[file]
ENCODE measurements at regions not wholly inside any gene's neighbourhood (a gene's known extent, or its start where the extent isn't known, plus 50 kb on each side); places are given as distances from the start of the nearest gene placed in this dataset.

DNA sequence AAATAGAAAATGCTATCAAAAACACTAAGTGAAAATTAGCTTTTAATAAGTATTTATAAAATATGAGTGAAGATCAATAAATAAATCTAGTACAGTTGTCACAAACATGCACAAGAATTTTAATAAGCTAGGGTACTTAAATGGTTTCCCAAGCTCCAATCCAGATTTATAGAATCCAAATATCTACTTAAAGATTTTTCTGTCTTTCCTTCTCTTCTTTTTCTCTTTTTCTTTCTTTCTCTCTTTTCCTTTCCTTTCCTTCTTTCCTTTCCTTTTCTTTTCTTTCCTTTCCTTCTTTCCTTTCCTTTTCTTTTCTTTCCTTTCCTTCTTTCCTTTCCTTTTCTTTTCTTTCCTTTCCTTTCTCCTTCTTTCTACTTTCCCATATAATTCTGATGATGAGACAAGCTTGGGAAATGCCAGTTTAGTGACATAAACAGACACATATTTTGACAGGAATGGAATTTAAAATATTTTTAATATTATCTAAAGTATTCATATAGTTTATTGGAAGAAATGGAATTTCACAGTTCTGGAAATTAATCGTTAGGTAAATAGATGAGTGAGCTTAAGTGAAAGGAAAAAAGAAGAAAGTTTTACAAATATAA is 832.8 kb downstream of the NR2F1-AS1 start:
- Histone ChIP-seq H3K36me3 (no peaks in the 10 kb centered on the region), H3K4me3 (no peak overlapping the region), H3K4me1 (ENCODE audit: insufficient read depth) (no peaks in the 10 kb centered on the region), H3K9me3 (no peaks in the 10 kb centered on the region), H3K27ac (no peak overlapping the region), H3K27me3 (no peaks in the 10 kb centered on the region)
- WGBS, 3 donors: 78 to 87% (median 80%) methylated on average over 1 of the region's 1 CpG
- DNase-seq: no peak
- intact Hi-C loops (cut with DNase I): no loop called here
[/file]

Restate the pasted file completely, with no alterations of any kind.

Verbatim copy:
ENCODE measurements at regions not wholly inside any gene's neighbourhood (a gene's known extent, or its start where the extent isn't known, plus 50 kb on each side); places are given as distances from the start of the nearest gene placed in this dataset.

DNA sequence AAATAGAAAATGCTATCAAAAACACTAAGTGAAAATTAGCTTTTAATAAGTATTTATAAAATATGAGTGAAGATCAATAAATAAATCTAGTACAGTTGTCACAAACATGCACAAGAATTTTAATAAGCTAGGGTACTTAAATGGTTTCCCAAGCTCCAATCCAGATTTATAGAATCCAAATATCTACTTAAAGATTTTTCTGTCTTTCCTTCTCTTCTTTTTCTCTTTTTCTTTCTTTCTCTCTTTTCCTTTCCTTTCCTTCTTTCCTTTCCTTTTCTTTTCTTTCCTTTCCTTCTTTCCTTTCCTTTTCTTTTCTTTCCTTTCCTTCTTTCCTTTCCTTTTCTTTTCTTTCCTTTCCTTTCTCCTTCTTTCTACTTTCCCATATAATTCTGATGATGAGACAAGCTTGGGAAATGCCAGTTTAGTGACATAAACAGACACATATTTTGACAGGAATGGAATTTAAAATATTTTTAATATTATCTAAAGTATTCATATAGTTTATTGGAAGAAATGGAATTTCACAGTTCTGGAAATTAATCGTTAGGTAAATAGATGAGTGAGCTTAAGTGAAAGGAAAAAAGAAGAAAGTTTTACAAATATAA is 832.8 kb downstream of the NR2F1-AS1 start:
- Histone ChIP-seq H3K36me3 (no peaks in the 10 kb centered on the region), H3K4me3 (no peak overlapping the region), H3K4me1 (ENCODE audit: insufficient read depth) (no peaks in the 10 kb centered on the region), H3K9me3 (no peaks in the 10 kb centered on the region), H3K27ac (no peak overlapping the region), H3K27me3 (no peaks in the 10 kb centered on the region)
- WGBS, 3 donors: 78 to 87% (median 80%) methylated on average over 1 of the region's 1 CpG
- DNase-seq: no peak
- intact Hi-C loops (cut with DNase I): no loop called here